I=I-ΔI                                               (7)

P=-α                                                 (8)

Thus, the integral term value I is updated by subtracting a predetermined value ΔI from the preceding value, and the proportional term value P is set to a predetermined negative value (-α).

If the decision in Step S82 is YES, that is, if the output voltage VFO2 of the front O2 sensor 40 is lower than the reference value VXF so that the oxygen concentration of the exhaust gas takes a value such that the air-fuel ratio is on the lean side, the integral term value I and the proportional term value P are calculated in Steps S86 and S87, respectively, according to the following equations.

I=I+ΔI                                               (9)

P=+α                                                 (10)

Thus, the integral term value I is updated by adding the predetermined value ΔI to the preceding value, and the proportional term value P is set to a predetermined positive value (+α).

The integral term value I and the proportional term value P, obtained in this manner, are stored in the memory, whereupon the program proceeds to Step S90 of FIG. 8.

In Step S90, whether the TDC signal inputted this time corresponds to the right bank 12a or the left bank 12b, that is, whether the cylinder into which the fuel is to be injected this time is any of the first, third, and fifth cylinders is determined. If the decision in Step S90 is YES, the fuel must be injected into any of the cylinders of the right bank 12a, so that the program proceeds to Step S92. In Step S92, a correction factor KFBR for the right bank is calculated according to the following equation.

KFBR =KFB                                        (11)

where KFB is the fourth correction factor which is already obtained and stored in Step S20 shown in FIG. 4.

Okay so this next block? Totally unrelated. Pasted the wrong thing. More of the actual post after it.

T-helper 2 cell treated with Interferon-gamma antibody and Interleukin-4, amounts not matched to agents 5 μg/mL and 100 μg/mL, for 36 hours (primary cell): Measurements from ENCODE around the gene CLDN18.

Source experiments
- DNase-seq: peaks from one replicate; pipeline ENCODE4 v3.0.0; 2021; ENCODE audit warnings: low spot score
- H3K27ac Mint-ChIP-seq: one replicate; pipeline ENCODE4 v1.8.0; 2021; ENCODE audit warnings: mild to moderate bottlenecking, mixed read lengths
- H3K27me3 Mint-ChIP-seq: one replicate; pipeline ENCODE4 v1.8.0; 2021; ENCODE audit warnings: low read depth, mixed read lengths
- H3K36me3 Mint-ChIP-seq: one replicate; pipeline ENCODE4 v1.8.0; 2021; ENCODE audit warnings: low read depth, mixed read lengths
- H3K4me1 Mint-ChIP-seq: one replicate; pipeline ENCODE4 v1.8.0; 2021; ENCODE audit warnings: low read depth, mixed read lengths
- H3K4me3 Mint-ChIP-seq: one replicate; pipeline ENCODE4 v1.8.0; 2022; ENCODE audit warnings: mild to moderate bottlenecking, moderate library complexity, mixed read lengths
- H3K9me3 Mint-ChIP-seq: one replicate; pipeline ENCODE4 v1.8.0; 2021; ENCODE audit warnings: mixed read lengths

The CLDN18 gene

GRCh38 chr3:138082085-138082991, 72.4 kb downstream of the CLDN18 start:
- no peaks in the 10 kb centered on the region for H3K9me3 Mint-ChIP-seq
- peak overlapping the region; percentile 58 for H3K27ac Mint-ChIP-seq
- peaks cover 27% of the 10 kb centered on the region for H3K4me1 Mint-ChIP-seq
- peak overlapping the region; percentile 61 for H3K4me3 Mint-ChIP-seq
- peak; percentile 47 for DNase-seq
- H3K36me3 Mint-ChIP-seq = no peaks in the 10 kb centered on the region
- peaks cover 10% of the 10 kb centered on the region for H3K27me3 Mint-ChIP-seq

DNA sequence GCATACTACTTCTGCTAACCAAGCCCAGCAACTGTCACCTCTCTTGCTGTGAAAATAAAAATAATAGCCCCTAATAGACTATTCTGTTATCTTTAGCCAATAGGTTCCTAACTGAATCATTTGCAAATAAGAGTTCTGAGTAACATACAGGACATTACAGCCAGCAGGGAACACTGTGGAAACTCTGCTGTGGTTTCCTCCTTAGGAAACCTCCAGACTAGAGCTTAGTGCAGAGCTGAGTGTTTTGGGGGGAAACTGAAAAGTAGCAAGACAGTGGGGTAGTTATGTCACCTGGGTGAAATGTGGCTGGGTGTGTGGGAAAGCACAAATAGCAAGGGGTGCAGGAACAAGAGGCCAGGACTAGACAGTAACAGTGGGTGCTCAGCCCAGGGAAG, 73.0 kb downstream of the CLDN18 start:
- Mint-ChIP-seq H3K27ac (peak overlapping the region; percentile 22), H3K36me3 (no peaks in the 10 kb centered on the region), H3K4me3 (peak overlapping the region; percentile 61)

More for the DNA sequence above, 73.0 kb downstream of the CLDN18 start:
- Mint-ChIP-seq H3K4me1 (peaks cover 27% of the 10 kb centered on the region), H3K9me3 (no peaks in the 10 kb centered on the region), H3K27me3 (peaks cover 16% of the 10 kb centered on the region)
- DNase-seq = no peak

Then, in Step S93, the ECU 44 calculates the valve-opening period TINJ according to the following equation, using the correction factor KFBR.

TINJ =TB KFBR K+TD       (12)

where TB is a basic valve-opening period, which is read out from a prestored table in accordance with the engine speed Ne and the intake air amount A/N, for example. K is the correction factor obtained in Step S59 of FIG. 5, and TD is a correction value set in accordance with the battery voltage or the like.

The ECU 44 supplies the driving signal corresponding to the valve-opening period TINJ to the fuel injection valve 16 of the cylinder of the right bank 12a into which the fuel is to be injected this time. As a result, the valve 16 is opened, thus allowing an amount of fuel corresponding to the valve-opening period TINJ to be supplied to the corresponding cylinder.

If the decision in Step S90 is NO, on the other hand, the fuel must be injected into any of the cylinders of the left bank 12b, so that the program proceeds to Step S95. In Step S95, the fifth correction factor KBC is read out from the aforesaid memory. Then, in Step S96, a correction factor KFBL for the left bank is calculated according to the following equation.

KFBL =KFB KBC                        (13)

where KFB is the fourth correction factor which is already obtained and stored in Step S20 shown in FIG. 4.

Then, in Step S97, the ECU 44 calculates the valve-opening period TINJ according to the following equation, using the correction factor KFBL.

TINJ =TB KFBL K+TD       (14)

where TB, K, and TD are the same as the ones used in Equation (12).